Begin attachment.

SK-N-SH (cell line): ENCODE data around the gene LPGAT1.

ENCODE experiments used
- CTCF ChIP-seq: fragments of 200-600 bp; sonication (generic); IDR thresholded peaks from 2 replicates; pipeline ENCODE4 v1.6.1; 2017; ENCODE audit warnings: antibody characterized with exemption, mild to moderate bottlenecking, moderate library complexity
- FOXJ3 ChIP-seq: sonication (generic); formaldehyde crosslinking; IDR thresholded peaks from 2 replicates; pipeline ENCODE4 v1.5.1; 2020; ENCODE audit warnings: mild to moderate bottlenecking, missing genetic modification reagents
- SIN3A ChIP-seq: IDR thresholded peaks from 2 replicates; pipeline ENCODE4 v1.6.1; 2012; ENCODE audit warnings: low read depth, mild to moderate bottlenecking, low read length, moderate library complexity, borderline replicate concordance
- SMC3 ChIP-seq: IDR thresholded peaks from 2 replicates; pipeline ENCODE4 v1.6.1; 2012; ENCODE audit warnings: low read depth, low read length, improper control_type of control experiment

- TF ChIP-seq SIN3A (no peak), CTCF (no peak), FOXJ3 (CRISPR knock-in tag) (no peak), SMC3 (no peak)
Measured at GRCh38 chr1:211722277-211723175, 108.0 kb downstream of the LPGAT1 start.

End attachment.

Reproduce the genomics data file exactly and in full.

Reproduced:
SK-N-SH (cell line): ENCODE data around the gene LPGAT1.

ENCODE experiments used
- CTCF ChIP-seq: fragments of 200-600 bp; sonication (generic); IDR thresholded peaks from 2 replicates; pipeline ENCODE4 v1.6.1; 2017; ENCODE audit warnings: antibody characterized with exemption, mild to moderate bottlenecking, moderate library complexity
- FOXJ3 ChIP-seq: sonication (generic); formaldehyde crosslinking; IDR thresholded peaks from 2 replicates; pipeline ENCODE4 v1.5.1; 2020; ENCODE audit warnings: mild to moderate bottlenecking, missing genetic modification reagents
- SIN3A ChIP-seq: IDR thresholded peaks from 2 replicates; pipeline ENCODE4 v1.6.1; 2012; ENCODE audit warnings: low read depth, mild to moderate bottlenecking, low read length, moderate library complexity, borderline replicate concordance
- SMC3 ChIP-seq: IDR thresholded peaks from 2 replicates; pipeline ENCODE4 v1.6.1; 2012; ENCODE audit warnings: low read depth, low read length, improper control_type of control experiment

- TF ChIP-seq SIN3A (no peak), CTCF (no peak), FOXJ3 (CRISPR knock-in tag) (no peak), SMC3 (no peak)
Measured at GRCh38 chr1:211722277-211723175, 108.0 kb downstream of the LPGAT1 start.